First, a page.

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People v. Velez

IN THE APPELLATE COURT OF ILLINOIS SECOND DISTRICT


January 27, 2003

THE PEOPLE OF THE STATE OF ILLINOIS, PLAINTIFF-APPELLEE,
v.
RICKY E. VELEZ, DEFENDANT-APPELLANT.

Appeal from the Circuit Court of Du Page County. No. 00-CM-1060 Honorable Jane Hird Mitton, Judge, Presiding.

The opinion of the court was delivered by: Justice Byrne

UNPUBLISHED

Following a stipulated bench trial, defendant, Ricky E. Velez, was found guilty of resisting a police officer (720 ILCS 5/31--1(a) (West 2000)) and unlawful use of weapons (UUW) (720 ILCS 5/24--1(a)(1) (West 2000)). The trial court imposed concurrent sentences of one year of conditional discharge for each conviction. The written sentencing order further stated, "restitution paid to SAO W/I 60 days of demand." On appeal, defendant raises only two issues: (1) whether his possession of a malfunctioning switchblade knife supports his UUW conviction and (2) whether the trial court's restitution order is enforceable. We affirm the convictions, but we reverse the portion of the sentence ordering defendant to pay restitution.

FACTS

On February 24, 2000, the State filed a three-count complaint charging defendant with (1) crossing a roadway at any point other than within a marked crosswalk (625 ILCS 5/11--1003(a) (West 2000)); (2) resisting a police officer; and (3) "unlawful use of a weapon 'possession of a switchblade' " in that defendant "knowingly possessed a knife commonly referred to as a 'switchblade' which has a blade that opens automatically by hand pressure applied to a button."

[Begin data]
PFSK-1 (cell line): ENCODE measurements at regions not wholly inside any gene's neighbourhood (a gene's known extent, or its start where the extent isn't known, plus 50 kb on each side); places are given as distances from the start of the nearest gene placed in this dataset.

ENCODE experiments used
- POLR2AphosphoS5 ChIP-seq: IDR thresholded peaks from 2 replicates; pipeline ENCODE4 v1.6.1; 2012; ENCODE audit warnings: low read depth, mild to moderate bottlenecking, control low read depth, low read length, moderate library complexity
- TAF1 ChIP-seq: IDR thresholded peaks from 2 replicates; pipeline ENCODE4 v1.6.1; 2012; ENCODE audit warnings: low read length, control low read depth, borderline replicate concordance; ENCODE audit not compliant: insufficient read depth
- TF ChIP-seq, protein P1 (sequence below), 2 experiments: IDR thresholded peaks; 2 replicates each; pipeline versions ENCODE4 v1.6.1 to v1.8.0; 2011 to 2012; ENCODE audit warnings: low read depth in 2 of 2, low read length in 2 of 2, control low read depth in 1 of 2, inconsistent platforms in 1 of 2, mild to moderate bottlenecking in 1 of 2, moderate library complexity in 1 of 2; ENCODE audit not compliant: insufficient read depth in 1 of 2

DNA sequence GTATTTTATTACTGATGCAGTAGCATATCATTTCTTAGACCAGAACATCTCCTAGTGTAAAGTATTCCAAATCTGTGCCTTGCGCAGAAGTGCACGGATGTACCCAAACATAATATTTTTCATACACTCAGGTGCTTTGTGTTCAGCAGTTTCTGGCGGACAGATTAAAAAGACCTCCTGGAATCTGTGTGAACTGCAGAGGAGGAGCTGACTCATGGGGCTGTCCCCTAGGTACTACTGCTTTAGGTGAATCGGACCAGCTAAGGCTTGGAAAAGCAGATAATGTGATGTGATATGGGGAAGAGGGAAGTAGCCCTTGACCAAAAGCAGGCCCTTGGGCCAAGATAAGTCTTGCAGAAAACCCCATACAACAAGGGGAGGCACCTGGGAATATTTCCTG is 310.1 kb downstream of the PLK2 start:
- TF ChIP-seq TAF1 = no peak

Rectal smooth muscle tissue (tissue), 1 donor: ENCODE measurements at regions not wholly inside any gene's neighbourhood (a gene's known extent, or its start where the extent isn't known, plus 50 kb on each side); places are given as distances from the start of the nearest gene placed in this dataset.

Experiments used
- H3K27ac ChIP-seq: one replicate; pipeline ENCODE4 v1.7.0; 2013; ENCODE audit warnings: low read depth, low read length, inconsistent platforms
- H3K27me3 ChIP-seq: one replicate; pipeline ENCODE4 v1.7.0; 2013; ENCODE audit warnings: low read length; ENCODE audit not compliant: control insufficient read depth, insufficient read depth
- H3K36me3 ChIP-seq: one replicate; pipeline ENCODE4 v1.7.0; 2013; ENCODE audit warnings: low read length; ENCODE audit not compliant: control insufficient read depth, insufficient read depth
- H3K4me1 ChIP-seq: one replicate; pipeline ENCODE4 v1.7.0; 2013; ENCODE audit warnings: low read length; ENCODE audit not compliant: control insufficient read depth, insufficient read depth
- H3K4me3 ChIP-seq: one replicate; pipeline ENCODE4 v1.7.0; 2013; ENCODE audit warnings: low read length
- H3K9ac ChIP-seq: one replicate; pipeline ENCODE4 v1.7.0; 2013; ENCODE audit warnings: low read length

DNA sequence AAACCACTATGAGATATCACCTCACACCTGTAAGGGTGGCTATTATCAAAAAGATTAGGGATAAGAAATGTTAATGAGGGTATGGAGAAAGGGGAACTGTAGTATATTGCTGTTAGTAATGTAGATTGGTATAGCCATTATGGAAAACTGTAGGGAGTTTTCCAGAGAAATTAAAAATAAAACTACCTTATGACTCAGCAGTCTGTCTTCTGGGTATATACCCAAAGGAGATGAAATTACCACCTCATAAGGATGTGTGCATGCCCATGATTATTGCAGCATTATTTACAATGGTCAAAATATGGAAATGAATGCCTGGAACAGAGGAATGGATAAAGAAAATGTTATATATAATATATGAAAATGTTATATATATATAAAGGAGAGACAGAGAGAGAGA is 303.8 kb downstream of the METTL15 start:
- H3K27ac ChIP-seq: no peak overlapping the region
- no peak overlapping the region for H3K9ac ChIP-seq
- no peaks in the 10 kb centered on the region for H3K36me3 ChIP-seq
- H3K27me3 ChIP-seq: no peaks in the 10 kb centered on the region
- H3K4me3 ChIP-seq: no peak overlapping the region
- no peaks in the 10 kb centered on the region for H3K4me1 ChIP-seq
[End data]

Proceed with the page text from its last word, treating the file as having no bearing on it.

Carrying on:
Defendant filed a motion to quash the arrest and suppress evidence. At the hearing on the motion, Aurora police officer Shawn McCleary testified that, on February 22, 2000, he was patrolling a residential area when he noticed "two kids" walking in the area. At 4:58 p.m., McCleary was writing a ticket for an illegally parked car when "an unknown individual" approached and stated that he thought he had seen two men with an open can of beer. The person did not describe the two men or identify them by name, but he pointed in the direction where McCleary had previously noticed the two young men walking. McCleary had not noticed any open alcohol when he passed the two individuals before his discussion with the tipster.

Based on the tip, McCleary drove his squad car in search of the suspected offenders. Five to six minutes later, McCleary approached a park and encountered the two individuals he had seen before, one of whom was defendant. The officer did not see the individuals carry alcohol or throw anything as he approached, but he saw them cross the street without using a crosswalk. When McCleary asked to speak with them, the individuals initially walked away in opposite directions but returned to McCleary when he exited the squad car. McCleary told defendant and his companion that he was detaining them based on the tip. When the officer asked the two for identification, defendant produced a school identification card that showed no date of birth. McCleary saw a state identification card in defendant's wallet and asked him to remove it. Defendant initially protested but then produced the card, which indicated that he was 21 years old. The other individual stated that he was 14 years old and had no identification.